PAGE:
Our brains are wired to seek and tell stories. We are, as author Jonathan Gottschall says, The Storytelling Animal. And when something goes wrong with that animal–when we become ill–story becomes more important than ever. That’s why story is everywhere in health-care communications. We tell them to communicate the promise of new medications, to highlight the services offered by hospitals and health-care systems, and to knit together the threads of social media.
Often the most powerful stories are the ones patients tell, but all patient stories are not created equal. Some are helpful to those seeking clarity and strategy after receiving the emotionally roiling news of a life-changing or life-threatening illness. But others can make the problem worse.
Here’s what I mean:
James–a real person whose name I’ve changed–is a thirty-eight year-old man who has just learned he has CLL – Chronic Lymphocytic Leukemia, a serious blood cancer. After his physician delivers the bad news in typically unintelligible fashion, James decides he needs to take greater control of the decisions he must make for his health. He goes online and is confronted with a cascade of information and a cacophony of story. A physician writes:
“Chronic Lymphocytic Leukemia (CLL) remains incurable. Over the past decade there have been major advances in the treatment of this disease. This has led to greatly increased response rates and durations of response but not yet improved survival.”*
But what does it mean to have “greatly increased response rates and durations of response”?
When James sought the perspective of fellow CLL patients, he was again pummeled by jargon:
“The usual treatment for CLL these days is known as CFR (fludarabine, cyclophosphamide, and rituximab)… Fludarabine and cyclophosphamide operate by disrupting cell mitosis…”
He tried another site, only to learn:
“EGCG is the active ingredient in Green Tea and it appears to keep cancer in check…”
“I just want to get up and go about my day. God is my savior.”
Green tea. Religion. James realizes the answers he needs will not be found here.
How does James ultimately judge which information will help him make what may be a life or death decision?
With three simple questions that every consumer/patient should ask him or herself when evaluating patient stories. They are also essential guideposts for any story the health-care industry–frequently the storytellers in this arena–should tell, when crafting either testimonials or dramatizations of the real-world benefits of brands.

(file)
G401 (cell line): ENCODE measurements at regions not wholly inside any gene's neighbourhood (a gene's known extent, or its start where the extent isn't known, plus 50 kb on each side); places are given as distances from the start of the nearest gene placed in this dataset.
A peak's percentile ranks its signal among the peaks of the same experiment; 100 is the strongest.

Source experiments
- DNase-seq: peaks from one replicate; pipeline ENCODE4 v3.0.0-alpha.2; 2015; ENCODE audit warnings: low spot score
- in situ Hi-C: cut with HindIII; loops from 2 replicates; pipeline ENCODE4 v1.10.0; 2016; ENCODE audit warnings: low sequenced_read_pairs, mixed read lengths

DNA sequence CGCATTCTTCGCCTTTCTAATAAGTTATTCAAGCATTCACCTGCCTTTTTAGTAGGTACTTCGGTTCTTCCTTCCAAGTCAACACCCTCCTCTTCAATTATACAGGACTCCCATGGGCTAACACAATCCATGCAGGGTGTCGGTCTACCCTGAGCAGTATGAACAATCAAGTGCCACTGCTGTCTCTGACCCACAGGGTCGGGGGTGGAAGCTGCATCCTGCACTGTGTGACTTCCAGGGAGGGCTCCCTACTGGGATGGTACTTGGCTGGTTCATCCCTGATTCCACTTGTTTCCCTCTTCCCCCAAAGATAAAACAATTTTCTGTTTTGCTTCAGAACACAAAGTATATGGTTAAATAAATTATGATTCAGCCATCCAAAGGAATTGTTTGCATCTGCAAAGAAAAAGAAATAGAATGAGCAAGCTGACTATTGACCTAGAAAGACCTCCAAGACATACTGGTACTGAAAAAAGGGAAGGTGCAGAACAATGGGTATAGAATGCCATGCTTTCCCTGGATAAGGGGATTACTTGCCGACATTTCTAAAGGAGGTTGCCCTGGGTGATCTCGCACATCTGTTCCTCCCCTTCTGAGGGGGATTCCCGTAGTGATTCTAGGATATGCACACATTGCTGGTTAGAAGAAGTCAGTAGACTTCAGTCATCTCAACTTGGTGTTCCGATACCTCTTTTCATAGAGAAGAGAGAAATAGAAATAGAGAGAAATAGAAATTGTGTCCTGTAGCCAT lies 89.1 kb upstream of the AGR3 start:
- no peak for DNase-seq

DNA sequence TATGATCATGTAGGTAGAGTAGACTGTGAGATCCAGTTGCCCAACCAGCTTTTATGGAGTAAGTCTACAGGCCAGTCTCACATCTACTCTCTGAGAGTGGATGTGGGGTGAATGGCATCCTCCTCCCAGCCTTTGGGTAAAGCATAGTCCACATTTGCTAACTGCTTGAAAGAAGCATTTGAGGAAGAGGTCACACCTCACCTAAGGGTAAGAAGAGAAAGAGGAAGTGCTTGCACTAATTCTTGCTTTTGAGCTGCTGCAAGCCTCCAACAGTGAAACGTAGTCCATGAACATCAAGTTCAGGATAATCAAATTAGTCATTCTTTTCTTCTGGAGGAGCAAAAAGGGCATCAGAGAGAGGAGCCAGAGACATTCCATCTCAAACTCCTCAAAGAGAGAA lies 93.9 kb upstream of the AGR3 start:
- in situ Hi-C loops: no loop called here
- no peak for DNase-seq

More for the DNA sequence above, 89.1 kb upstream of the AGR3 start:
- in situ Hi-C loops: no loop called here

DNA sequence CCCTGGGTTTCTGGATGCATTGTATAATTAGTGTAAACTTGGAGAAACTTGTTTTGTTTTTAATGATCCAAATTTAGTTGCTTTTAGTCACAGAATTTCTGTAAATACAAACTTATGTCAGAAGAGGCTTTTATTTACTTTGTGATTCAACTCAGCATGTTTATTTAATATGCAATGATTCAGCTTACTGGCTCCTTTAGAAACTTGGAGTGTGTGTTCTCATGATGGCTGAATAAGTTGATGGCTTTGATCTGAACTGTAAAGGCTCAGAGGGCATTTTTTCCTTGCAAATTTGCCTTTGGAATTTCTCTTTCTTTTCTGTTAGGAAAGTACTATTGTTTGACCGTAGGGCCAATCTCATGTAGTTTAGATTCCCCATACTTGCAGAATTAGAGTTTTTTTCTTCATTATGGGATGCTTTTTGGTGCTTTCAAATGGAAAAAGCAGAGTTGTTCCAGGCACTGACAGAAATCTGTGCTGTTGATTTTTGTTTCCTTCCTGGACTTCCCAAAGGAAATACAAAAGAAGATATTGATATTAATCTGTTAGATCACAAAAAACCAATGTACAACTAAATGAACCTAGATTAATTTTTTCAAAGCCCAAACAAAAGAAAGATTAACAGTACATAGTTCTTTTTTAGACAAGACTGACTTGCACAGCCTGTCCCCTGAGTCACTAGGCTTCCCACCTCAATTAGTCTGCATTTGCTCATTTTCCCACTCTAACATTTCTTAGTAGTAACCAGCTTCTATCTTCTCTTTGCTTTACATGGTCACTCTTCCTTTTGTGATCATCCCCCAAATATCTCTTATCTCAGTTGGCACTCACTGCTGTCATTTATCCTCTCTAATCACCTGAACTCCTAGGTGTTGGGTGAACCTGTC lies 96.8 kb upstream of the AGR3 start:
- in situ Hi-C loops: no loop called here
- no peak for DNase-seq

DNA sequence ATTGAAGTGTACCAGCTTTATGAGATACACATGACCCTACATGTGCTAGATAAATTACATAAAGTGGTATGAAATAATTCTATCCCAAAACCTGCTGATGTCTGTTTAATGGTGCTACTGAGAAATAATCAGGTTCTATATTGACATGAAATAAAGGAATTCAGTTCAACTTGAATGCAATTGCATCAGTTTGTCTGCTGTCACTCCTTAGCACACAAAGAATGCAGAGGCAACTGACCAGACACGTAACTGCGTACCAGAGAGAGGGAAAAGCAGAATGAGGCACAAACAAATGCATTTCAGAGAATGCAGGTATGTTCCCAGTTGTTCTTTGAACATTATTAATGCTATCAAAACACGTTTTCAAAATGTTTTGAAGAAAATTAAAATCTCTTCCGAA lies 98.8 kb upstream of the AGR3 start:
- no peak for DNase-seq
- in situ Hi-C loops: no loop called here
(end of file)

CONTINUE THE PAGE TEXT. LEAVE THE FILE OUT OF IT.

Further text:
Q1: What are the Points-of-View of the Storytellers?
What is their purpose for telling their story? Are they trying to provide objective information? Are they promoting a specific brand or service? Are they on a personal mission for or against a medical treatment? Are they offering support or reaching out to gain members, data, responders?
Q2: Are You Clear About Your Criteria for Trust?
Is it based on advertised credentials? On emotional connection? Is it established over time – from the on-going give-and-take of being part of a community (digital or otherwise) of fellow searchers?
Q3: Is This Part of the “Filter Bubble”?
Are you looking at a closed system of resources that are all united by a singular point of view? Are you seeing evidence of the same source of data or opinion being repeated, as if the repetition itself makes it more credible?
Once you’ve thought about these questions–questions that concern the storyteller’s motives and tactics–it’s time to turn to the storytelling itself. Every good story starts with a conflict, a problem for the hero to solve (a patient who needs to make what can be a life and death decision). The story must then proceed with an easily-followed narrative structure until it reaches the end, the resolution, the answer to the question posed as a conflict at the very beginning.
Too often, health-care communications break these basic rules, miring patients in stories without obvious starting points or confusing narratives and making them feel like they’ve been dropped into the middle of a novel or jargon-filled instruction manual, stuck with no sense of the characters or issues. This is particularly unkind considering our audience. Health-care consumers are searching for answers, directions, and meaning, and we can deliver that. If we want to help patients navigate a time of fear and confusion, we must give them stories that support their quests.
All stories are not created equal. Tell a great one.
* All these dialogues and posts have been paraphrased from real-world examples.
Joseph Gattuso is Executive Vice President and Chief Strategic Officer of Ogilvy CommonHealth Worldwide. Read more from Ogilvy CommonHealth Worldwide at blog.ogilvychww.com
[Campfire Image: Luckypic via Shutterstock]